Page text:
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dc.contributor.authorRobson, James
dc.contributor.authorBarker, Daniel
dc.identifier.citationRobson , J & Barker , D 2015 , ' Comparison of the protein-coding gene content of Chlamydia trachomatis and Protochlamydia amoebophila using a Raspberry Pi computer ' BMC Research Notes , vol. 8 , 561 . DOI: 10.1186/s13104-015-1476-2en
dc.identifier.otherPURE: 218610472
dc.identifier.otherPURE UUID: 9e5a318d-aac4-4fef-90c0-48655ed5d596
dc.identifier.otherScopus: 84943811337
dc.description.abstractBackground: To demonstrate the bioinformatics capabilities of a low-cost computer, the Raspberry Pi, we present a comparison of the protein-coding gene content of two species in phylum Chlamydiae: Chlamydia trachomatis, a common sexually transmitted infection of humans, and Candidatus Protochlamydia amoebophila, a recently discovered amoebal endosymbiont. Identifying species-specific proteins and differences in protein families could provide insights into the unique phenotypes of the two species. Findings: Using a Raspberry Pi computer, sequence similarity-based protein families were predicted across the two species, Chlamydia trachomatis and Protochlamydia amoebophila, and their members counted. Examples include nine multi-protein families unique to C. trachomatis, 132 multi-protein families unique to P. amoebophila and one family with multiple copies in both. Most families unique to C. trachomatis were polymorphic outer-membrane proteins. Additionally, multiple protein families lacking functional annotation were found. Predicted functional interactions suggest one of these families is involved with the exodeoxyribonuclease V complex. Conclusion: The Raspberry Pi computer is adequate for a comparative genomics project of this scope. The protein families unique to P. amoebophila may provide a basis for investigating the host-endosymbiont interaction. However, additional species should be included; and further laboratory research is required to identify the functions of unknown or putative proteins. Multiple outer membrane proteins were found in C. trachomatis, suggesting importance for host evasion. The tyrosine transport protein family is shared between both species, with four proteins in C. trachomatis and two in P. amoebophila. Shared protein families could provide a starting point for discovery of wide-spectrum drugs against Chlamydiae.en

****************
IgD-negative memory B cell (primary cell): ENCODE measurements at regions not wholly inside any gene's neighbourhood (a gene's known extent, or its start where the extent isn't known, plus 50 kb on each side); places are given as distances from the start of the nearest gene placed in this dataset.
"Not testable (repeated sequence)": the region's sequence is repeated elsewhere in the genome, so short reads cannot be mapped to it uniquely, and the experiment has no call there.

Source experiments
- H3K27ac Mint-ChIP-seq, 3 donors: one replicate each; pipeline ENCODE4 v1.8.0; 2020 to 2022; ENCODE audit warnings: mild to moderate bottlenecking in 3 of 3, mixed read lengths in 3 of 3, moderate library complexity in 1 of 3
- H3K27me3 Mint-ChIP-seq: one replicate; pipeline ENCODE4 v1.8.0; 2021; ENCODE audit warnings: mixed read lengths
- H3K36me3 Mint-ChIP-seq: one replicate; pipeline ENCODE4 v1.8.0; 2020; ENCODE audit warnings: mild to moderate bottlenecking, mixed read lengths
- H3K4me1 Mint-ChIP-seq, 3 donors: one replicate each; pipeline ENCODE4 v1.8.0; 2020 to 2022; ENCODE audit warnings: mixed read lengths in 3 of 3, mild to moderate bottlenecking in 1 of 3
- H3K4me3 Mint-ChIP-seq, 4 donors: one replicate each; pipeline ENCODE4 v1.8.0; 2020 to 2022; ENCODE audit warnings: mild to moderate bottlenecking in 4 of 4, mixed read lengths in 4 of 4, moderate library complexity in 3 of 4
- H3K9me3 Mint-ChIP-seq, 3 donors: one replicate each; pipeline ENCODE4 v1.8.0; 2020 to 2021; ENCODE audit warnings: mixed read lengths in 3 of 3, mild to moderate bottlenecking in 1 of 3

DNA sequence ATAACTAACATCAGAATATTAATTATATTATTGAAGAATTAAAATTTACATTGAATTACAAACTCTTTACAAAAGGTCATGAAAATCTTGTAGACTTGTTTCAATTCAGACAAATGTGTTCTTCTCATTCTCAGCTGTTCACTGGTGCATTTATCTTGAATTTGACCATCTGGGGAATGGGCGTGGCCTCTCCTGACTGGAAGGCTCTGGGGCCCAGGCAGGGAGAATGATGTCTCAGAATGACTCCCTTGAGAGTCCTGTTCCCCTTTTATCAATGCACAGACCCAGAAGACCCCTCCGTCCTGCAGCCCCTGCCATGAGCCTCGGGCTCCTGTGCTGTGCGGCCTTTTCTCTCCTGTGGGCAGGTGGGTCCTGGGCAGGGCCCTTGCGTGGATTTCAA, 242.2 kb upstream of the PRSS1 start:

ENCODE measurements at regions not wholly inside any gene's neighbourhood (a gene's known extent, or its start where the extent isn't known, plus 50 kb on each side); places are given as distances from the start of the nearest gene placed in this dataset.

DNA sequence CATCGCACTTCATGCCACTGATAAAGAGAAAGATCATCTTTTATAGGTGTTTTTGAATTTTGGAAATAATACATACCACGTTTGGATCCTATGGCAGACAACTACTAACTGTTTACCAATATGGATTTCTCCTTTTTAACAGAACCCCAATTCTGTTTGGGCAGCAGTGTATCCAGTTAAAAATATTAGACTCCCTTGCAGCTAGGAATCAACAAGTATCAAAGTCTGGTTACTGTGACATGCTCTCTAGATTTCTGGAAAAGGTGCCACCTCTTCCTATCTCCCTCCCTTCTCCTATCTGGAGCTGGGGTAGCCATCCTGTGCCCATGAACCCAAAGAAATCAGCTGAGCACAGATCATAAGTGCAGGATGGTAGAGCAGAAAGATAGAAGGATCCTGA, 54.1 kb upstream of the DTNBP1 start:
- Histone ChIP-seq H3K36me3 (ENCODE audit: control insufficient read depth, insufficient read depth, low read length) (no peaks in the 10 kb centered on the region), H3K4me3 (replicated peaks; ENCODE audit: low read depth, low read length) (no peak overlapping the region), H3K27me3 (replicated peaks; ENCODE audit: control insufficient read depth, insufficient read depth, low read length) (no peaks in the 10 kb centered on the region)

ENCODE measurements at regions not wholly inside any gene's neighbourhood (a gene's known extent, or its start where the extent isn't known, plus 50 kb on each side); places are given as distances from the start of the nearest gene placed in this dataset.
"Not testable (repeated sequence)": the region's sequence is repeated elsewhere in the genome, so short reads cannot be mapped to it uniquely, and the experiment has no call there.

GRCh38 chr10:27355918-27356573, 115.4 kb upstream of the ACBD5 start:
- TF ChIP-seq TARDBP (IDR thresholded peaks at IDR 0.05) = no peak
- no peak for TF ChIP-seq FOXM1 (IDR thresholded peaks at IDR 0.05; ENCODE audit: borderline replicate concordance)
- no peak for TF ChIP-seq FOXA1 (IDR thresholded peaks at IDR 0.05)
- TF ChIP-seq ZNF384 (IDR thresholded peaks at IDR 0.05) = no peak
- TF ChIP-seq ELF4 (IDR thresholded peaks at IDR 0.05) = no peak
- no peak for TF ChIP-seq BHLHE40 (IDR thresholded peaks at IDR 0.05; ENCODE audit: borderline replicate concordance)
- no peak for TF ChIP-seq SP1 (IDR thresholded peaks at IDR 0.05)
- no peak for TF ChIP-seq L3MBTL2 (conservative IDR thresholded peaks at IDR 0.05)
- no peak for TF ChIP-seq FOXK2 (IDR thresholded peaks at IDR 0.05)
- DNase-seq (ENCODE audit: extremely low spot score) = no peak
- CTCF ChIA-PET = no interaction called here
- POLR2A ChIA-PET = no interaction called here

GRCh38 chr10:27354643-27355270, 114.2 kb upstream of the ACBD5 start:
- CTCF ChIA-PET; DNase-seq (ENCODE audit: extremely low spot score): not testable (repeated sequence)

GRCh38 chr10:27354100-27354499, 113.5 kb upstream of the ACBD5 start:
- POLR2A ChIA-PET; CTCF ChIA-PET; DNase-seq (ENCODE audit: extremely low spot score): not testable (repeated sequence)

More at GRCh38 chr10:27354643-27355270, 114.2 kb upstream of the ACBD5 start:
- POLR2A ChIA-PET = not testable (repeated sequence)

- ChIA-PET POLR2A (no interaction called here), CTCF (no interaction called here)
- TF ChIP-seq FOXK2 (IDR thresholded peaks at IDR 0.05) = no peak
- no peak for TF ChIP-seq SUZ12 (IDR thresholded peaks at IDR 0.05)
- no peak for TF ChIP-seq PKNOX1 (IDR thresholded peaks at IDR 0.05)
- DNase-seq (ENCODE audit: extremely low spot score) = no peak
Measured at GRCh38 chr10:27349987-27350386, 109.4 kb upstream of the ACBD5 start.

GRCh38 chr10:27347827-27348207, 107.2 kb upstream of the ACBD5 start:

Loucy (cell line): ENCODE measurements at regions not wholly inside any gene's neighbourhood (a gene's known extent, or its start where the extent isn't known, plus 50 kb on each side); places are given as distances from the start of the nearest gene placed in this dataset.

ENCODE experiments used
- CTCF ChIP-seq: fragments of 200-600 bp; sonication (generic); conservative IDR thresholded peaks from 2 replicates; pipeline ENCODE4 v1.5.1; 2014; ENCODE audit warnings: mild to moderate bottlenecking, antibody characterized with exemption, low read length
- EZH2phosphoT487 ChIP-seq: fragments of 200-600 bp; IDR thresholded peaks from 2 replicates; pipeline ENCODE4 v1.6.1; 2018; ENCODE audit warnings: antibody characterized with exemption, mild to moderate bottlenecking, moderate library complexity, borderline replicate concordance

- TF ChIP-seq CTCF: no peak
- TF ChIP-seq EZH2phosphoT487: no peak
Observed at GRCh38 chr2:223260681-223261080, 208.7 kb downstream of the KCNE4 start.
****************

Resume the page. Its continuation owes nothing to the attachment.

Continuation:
dc.relation.ispartofBMC Research Notesen
dc.rights© 2015 Robson and Barker. This article is distributed under the terms of the Creative Commons Attribution 4.0 International License (, which permits unrestricted use, distribution, and reproduction in any medium, provided you give appropriate credit to the original author(s) and the source, provide a link to the Creative Commons license, and indicate if changes were made. The Creative Commons Public Domain Dedication waiver ( applies to the data made available in this article, unless otherwise stated.en
dc.subjectcomparative genomicsen
dc.subjectprotein familiesen
dc.subjectRaspberry Pien
dc.subjectQH301 Biologyen
dc.titleComparison of the protein-coding gene content of Chlamydia trachomatis and Protochlamydia amoebophila using a Raspberry Pi computeren
dc.typeJournal articleen
dc.description.versionPublisher PDFen
dc.contributor.institutionUniversity of St Andrews. School of Biologyen
dc.description.statusPeer revieweden

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